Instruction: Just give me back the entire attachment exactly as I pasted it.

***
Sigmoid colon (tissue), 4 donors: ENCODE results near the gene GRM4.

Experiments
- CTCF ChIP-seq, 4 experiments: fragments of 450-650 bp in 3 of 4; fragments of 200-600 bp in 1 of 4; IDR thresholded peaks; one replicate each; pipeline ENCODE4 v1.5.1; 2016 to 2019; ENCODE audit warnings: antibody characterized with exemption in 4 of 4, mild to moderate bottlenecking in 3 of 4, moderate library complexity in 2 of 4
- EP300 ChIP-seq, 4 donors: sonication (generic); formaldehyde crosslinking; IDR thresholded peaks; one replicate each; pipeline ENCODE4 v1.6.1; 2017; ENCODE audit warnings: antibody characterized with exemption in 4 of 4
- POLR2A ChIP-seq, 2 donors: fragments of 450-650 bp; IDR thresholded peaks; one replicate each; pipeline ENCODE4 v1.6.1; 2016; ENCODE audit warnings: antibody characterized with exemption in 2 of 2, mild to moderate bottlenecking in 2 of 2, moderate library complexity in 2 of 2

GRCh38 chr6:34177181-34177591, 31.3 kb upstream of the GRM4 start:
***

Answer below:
Sigmoid colon (tissue), 4 donors: ENCODE results near the gene GRM4.

Experiments
- CTCF ChIP-seq, 4 experiments: fragments of 450-650 bp in 3 of 4; fragments of 200-600 bp in 1 of 4; IDR thresholded peaks; one replicate each; pipeline ENCODE4 v1.5.1; 2016 to 2019; ENCODE audit warnings: antibody characterized with exemption in 4 of 4, mild to moderate bottlenecking in 3 of 4, moderate library complexity in 2 of 4
- EP300 ChIP-seq, 4 donors: sonication (generic); formaldehyde crosslinking; IDR thresholded peaks; one replicate each; pipeline ENCODE4 v1.6.1; 2017; ENCODE audit warnings: antibody characterized with exemption in 4 of 4
- POLR2A ChIP-seq, 2 donors: fragments of 450-650 bp; IDR thresholded peaks; one replicate each; pipeline ENCODE4 v1.6.1; 2016; ENCODE audit warnings: antibody characterized with exemption in 2 of 2, mild to moderate bottlenecking in 2 of 2, moderate library complexity in 2 of 2

GRCh38 chr6:34177181-34177591, 31.3 kb upstream of the GRM4 start: